Some sort of comparison is hereby drawn, with the monster being seen to represent the destitute children who are just birthed and dropped by their parents, hence end up missing the most important element of parental support in their life. According to Barbara Johnson, this narrative presents us with an ordeal of two antithetical sets of parenting which lead to two sets of parallel lives that of Victor who represent a beloved child in the society, from his two parents and the life of the monster representing a child abandoned by his parents, often referred to as the creator. It is for this reason that the students were wondering who has the power to create, God or scientific means.
The author of this sweet narrative has clearly portrayed the many forms of negative consequences of a failed family and the damage it brings with it, not only to the creation, which is the children for this matter, but also to the society at large. When the nurturant or the motherly parental love is missing, the creation always suffers. The parental support has not only consequential effects to the outer family, but also psychological trauma in the heart of the victim. Everyone witnesses that the monster undergoes deep sorrow of abandonment. This abandonment too results to societal problems in form of conducting social vice like crime in the society in form of murder. The murderousness is seen as a measure of the abandonment. This in turn results to a battering parent producing a battered child who too ends up being a batterer. This narrative just shows a sort of continuous problems that often affect a society due to poor family foundations. Indeed when the family basics are ignored, the expected outcome is poorly brought up children.
It is strongly emphasized the need for parental love in a family set up. Learning among other basic needs of a child are obviously overlooked whenever parental care lacks, as is the case of the monster in this narrative. The facilitating environment greatly helps to shape up the entire life of a child. It is for this reason that it is necessary for an infant to grow in the right relations, and the relations of his parents for this matter. The infant ought to be given enough support to experience the atmosphere of omnipotence, and avoid prematurely abrogating the same, and by offering the outer world with a flexibility which accommodates the creativity of the infant without constraining them to too rigid reality. The author commends that parents help creating a mediating space between the child and the outer environment.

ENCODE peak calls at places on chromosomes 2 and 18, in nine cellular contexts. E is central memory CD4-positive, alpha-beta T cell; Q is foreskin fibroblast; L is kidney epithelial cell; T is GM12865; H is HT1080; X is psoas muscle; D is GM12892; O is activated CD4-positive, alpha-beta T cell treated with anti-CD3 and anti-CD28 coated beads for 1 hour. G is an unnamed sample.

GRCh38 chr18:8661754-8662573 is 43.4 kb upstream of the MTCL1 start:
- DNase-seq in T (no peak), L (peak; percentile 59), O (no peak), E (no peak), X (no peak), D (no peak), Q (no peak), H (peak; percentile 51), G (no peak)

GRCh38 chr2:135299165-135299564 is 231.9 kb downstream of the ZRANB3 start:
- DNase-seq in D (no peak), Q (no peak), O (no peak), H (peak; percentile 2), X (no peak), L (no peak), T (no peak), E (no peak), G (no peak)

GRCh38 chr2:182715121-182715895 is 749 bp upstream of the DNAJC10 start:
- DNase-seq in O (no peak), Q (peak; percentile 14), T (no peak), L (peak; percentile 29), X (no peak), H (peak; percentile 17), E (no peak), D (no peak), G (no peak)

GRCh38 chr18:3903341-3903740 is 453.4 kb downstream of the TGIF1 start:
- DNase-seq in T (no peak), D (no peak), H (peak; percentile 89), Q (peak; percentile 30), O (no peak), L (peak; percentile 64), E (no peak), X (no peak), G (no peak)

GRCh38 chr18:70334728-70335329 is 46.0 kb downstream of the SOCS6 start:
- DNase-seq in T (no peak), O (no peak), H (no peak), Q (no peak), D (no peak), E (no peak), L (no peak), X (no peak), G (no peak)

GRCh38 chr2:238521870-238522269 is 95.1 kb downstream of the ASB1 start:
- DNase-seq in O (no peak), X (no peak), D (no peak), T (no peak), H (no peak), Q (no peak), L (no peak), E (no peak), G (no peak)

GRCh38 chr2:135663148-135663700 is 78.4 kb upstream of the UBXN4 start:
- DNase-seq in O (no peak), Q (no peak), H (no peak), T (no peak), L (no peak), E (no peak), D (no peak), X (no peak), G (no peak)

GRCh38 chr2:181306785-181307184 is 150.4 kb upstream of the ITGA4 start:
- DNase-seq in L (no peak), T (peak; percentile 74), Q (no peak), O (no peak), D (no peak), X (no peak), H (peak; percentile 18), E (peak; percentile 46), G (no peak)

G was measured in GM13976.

The theme of sympathy and kindness comes out so clearly in this narrative. Victor himself emphasizes the perdurability of his early relationships and tells Walton the people we hung around with especially in our childhood always impart a certain powerful force over our minds. It plainly shows that Victor is nostalgically troubled by the former love he used to be accorded by his loving benevolent. He notes that our childhood companions are aware of our infantine dispositions and though they may be later modified, they can not be eradicated at all. Just like the monster is abandoned by Victor, so is Victor himself left his parents.
The reminiscence of the sweet moment the family used to enjoy triggers a lot of empathy in our hearts. He narrates about how he recollects his father’s benevolent smile of pleasure and his mother’s caresses that was so tender regarding him. He goes farther ahead to demonstrate the extent of family love and bondage that used to exist. He says that he was their idol and their playing, the helpless and the innocent creature that the heaven had bestowed to them as a precious gift. The gift was supposed to be brought up by them and its future lied in their hands. They had the opportunity to safeguard it or even mess up with it, and unfortunately the latter happened. This indicates Victor’s memories of the first love from his parents.